The American people understand the threat and no matter how people want to characterize it one has to look at sure the cost - the cost in lives, the cost in money but one has to also look at the cost if one were to decide to throw in the towel. There is no middle ground, there is no safe place people can go hide and let's get off the world, I want to get off the world - you can't. And three people above all others the very thing that we are about is the ability to be free and to the extent people are terrorized they're not free, if they're terrorized they're forced to do something other than what normally free people do which is what it is they wish to do, if you're terrorized you can't do what it is you wish to do.
Q: What is the current U.S. military doing or can do in the future to crack down on terror?
Rumsfeld: We'll be happy to get the 50 or 20 or 30 people who are working on all of the things we're doing in the Department of Defense to make the Department function more efficiently, more effectively in coping with these kinds of problems (inaudible). I just read an email from a person who spent a month plus in the Philippines in roughly one location and it happened to be the location where the United States military went in, in 2002 and conducted the (inaudible) the Balikatan 202 on Baufulon(?) Island and we did not go in there with force, we did not go in there and kill a lot of people, we did not go in and capture people, we went in, in support of the Philippine Army the request of the Philippine government and dug wells and helped people who were ill and fixed (inaudible) and provided medical assistance and roads and the result of that according to this very skilled observer was - if I use a positive word someone will say that I'm looking through rose colored glasses so I shan't. What I will say is it will be well worth people going and looking at that and seeing if this observer, this very knowledgeable observer who just spent a month there talking to people and seeing what the affect of that was, an island where the (inaudible) had been where they had terrorized the community and where they are not now and where the community is not terrorized according to this individual and I will not use any exits here.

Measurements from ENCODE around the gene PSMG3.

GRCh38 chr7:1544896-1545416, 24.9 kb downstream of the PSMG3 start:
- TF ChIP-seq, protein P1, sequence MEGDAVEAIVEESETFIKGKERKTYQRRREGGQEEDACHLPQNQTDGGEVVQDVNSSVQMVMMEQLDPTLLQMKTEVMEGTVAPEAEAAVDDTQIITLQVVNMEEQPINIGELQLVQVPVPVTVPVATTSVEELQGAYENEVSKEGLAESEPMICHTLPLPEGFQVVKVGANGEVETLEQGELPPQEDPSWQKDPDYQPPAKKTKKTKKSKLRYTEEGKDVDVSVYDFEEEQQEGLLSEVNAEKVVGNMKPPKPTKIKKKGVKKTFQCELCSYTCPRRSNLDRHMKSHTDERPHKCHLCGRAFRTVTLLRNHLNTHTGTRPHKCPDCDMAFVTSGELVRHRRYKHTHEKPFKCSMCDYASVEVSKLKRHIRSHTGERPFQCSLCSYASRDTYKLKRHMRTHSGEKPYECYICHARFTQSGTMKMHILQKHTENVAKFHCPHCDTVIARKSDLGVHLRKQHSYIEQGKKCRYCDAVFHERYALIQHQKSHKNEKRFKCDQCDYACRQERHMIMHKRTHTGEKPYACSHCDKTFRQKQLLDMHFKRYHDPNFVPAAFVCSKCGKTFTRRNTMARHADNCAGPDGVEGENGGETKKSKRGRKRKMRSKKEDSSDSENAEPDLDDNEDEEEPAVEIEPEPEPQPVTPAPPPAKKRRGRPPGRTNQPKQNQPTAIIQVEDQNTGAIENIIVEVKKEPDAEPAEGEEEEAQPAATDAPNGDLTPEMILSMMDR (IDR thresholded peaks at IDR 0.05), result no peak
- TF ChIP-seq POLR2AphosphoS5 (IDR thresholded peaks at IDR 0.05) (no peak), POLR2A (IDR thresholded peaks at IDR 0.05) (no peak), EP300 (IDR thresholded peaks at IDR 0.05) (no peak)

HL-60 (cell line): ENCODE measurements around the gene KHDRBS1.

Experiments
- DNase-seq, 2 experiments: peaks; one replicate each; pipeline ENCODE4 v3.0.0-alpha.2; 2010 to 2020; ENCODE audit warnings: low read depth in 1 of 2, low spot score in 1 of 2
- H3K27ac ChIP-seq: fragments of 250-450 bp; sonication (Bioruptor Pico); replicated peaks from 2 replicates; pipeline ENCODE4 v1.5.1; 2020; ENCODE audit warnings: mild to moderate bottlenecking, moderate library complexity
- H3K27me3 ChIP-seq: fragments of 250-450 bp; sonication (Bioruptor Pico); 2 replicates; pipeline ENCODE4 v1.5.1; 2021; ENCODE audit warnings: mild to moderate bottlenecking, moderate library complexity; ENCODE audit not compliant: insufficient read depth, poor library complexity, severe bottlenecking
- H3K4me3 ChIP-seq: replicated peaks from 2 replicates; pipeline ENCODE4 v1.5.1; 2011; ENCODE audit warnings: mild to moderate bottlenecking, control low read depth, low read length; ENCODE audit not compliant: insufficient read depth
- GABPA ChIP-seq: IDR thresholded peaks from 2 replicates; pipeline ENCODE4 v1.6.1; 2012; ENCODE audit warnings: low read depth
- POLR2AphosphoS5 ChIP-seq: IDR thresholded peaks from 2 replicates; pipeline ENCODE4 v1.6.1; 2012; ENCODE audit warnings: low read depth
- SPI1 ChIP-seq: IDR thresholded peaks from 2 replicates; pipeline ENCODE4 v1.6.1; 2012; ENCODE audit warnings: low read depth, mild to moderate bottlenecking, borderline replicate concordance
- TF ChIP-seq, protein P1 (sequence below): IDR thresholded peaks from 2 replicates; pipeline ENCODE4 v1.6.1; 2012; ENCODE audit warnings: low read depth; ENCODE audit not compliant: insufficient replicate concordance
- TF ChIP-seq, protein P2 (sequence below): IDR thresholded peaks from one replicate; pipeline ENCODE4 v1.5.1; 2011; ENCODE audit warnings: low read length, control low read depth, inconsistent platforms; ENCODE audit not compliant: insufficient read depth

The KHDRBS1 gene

Q: (Inaudible) for continuing the type of programs for (inaudible) kind of programs that you're talking about in the Philippines, elsewhere because in the first year of Administration there's been talk of rolling (inaudible) a lot of those back.
Rumsfeld: Never. I never heard a word of it in the Department of Defense.
Q: For one thing, which is what you're describing?
Rumsfeld: Quite the contrary. We never talked about rolling engagement back at all indeed what we said was what we need to do is look at the world in the 21st century and see that our quote engagement unquote is rational is appropriate is tuning into the 21st century, is benefiting the country rather than being random and that is what we have done. And we have developed a superb security cooperation arrangement for our department. It has been fully vetted in the government, it is forward looking and it is in the process of being implemented. The other word that was used was the point that would be made is nation building. The answer I've answered, you know what I think about that. I think of the people of a nation have to build their own nation and I think what foreigners can do, what the United States can do and indeed I feel we have an obligation to do in our own interest is to help contribute to peace and stability in the world in a way that allows others to build their nations where we can contribute to an environment that is hospitable to their doing something other than killing each other. And I understand that there's a subtle difference between that and nation building but it is a critically important difference. If you wanted to go build a nation you're doing what the Soviet's did and kill 300,000 in a country and smother it and try to take it over and build it, that's not what we're about and I also do not believe that we are smart enough or wise enough to know precisely what template ought to be fashioned and flopped down on another group of people who have a different history, a different colored cultured, a different geographic certain (inaudible) strategic circumstance. So what we've got to do in answering your question is yes, we have to do the kinds of things we did in (inaudible) Island in Balikatan 202 - 2002. And we have to have people to do it and that's why one of the things we're doing is rebalancing our active reserve force because if we need more people who can do those things on active duty - correction. If we're going to have to be doing those things regularly we have to have more people who can do them on active duty because we can't keep calling up people in the Reserves to ask them to reactivate it over and over and over.